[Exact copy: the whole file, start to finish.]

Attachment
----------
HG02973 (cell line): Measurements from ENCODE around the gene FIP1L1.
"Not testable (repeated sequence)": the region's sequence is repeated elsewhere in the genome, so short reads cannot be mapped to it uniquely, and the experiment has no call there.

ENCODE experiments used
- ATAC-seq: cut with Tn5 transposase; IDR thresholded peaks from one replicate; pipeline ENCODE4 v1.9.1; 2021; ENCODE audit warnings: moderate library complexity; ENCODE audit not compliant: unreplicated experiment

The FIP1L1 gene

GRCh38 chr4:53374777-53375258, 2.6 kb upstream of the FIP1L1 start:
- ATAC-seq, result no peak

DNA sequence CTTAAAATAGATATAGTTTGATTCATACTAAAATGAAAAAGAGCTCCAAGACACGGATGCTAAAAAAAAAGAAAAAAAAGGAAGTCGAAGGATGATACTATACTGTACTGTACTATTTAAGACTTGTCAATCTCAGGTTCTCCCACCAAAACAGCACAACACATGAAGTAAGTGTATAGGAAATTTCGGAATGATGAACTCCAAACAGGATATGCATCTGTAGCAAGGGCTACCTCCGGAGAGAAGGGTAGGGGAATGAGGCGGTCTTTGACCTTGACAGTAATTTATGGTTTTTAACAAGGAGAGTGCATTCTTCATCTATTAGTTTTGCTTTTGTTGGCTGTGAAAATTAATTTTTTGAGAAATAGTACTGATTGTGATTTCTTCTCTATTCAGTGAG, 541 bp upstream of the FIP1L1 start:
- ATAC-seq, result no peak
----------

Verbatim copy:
HG02973 (cell line): Measurements from ENCODE around the gene FIP1L1.
"Not testable (repeated sequence)": the region's sequence is repeated elsewhere in the genome, so short reads cannot be mapped to it uniquely, and the experiment has no call there.

ENCODE experiments used
- ATAC-seq: cut with Tn5 transposase; IDR thresholded peaks from one replicate; pipeline ENCODE4 v1.9.1; 2021; ENCODE audit warnings: moderate library complexity; ENCODE audit not compliant: unreplicated experiment

The FIP1L1 gene

GRCh38 chr4:53374777-53375258, 2.6 kb upstream of the FIP1L1 start:
- ATAC-seq, result no peak

DNA sequence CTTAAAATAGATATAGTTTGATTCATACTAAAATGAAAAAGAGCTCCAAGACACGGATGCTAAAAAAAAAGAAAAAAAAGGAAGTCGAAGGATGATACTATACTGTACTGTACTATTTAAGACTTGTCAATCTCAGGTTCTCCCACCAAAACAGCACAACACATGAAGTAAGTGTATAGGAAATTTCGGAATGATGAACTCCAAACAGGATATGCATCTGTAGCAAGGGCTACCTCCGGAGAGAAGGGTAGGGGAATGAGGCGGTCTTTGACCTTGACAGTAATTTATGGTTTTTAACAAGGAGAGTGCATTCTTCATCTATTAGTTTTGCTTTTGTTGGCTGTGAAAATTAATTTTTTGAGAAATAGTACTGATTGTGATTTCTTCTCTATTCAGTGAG, 541 bp upstream of the FIP1L1 start:
- ATAC-seq, result no peak